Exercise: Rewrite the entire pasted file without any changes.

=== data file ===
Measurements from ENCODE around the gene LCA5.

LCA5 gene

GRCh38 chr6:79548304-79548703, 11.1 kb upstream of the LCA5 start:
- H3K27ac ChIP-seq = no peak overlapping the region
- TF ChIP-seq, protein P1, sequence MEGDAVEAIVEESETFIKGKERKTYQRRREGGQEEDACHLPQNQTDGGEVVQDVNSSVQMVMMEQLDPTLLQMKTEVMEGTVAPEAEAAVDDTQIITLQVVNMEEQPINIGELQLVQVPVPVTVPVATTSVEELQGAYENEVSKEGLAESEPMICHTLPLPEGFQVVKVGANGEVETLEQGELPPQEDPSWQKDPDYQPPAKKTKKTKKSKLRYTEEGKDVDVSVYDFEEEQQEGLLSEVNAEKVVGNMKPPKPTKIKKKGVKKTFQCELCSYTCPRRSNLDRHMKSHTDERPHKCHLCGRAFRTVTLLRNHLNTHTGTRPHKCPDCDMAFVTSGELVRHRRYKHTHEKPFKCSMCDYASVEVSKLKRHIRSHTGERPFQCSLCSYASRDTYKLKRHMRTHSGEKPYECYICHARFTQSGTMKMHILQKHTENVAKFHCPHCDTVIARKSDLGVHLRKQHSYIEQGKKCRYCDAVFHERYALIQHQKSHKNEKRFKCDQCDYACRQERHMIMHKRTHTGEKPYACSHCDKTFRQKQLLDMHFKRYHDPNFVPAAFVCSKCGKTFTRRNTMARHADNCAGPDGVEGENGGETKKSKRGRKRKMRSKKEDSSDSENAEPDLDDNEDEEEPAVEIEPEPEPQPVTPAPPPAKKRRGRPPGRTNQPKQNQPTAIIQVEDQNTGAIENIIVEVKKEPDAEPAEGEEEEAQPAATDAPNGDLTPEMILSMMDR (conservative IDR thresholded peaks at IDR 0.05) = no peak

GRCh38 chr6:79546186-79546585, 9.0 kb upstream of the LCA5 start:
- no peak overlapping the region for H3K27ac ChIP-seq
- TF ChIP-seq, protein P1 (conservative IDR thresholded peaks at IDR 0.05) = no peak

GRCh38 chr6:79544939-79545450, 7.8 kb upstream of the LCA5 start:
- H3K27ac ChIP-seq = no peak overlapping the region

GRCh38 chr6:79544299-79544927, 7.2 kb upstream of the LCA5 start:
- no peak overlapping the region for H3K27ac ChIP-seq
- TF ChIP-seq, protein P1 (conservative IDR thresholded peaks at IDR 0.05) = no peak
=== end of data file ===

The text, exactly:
Measurements from ENCODE around the gene LCA5.

LCA5 gene

GRCh38 chr6:79548304-79548703, 11.1 kb upstream of the LCA5 start:
- H3K27ac ChIP-seq = no peak overlapping the region
- TF ChIP-seq, protein P1, sequence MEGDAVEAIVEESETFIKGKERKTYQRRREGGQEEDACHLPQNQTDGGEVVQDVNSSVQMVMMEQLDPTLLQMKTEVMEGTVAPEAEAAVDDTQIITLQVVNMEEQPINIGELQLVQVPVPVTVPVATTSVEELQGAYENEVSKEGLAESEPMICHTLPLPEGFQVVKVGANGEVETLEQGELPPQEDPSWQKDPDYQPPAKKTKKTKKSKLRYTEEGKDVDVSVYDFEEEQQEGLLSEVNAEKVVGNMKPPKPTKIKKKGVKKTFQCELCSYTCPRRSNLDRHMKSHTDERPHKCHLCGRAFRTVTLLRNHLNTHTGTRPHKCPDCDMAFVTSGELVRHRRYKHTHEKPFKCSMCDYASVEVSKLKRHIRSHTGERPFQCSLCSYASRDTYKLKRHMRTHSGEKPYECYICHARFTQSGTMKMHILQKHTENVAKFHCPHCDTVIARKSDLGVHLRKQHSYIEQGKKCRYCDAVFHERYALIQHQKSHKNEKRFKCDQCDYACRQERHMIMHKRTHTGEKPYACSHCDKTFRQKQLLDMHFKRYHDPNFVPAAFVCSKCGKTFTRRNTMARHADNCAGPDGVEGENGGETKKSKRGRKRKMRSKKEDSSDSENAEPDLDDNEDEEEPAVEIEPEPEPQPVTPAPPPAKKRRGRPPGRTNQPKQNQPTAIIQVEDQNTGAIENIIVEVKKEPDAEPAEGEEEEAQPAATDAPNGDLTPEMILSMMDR (conservative IDR thresholded peaks at IDR 0.05) = no peak

GRCh38 chr6:79546186-79546585, 9.0 kb upstream of the LCA5 start:
- no peak overlapping the region for H3K27ac ChIP-seq
- TF ChIP-seq, protein P1 (conservative IDR thresholded peaks at IDR 0.05) = no peak

GRCh38 chr6:79544939-79545450, 7.8 kb upstream of the LCA5 start:
- H3K27ac ChIP-seq = no peak overlapping the region

GRCh38 chr6:79544299-79544927, 7.2 kb upstream of the LCA5 start:
- no peak overlapping the region for H3K27ac ChIP-seq
- TF ChIP-seq, protein P1 (conservative IDR thresholded peaks at IDR 0.05) = no peak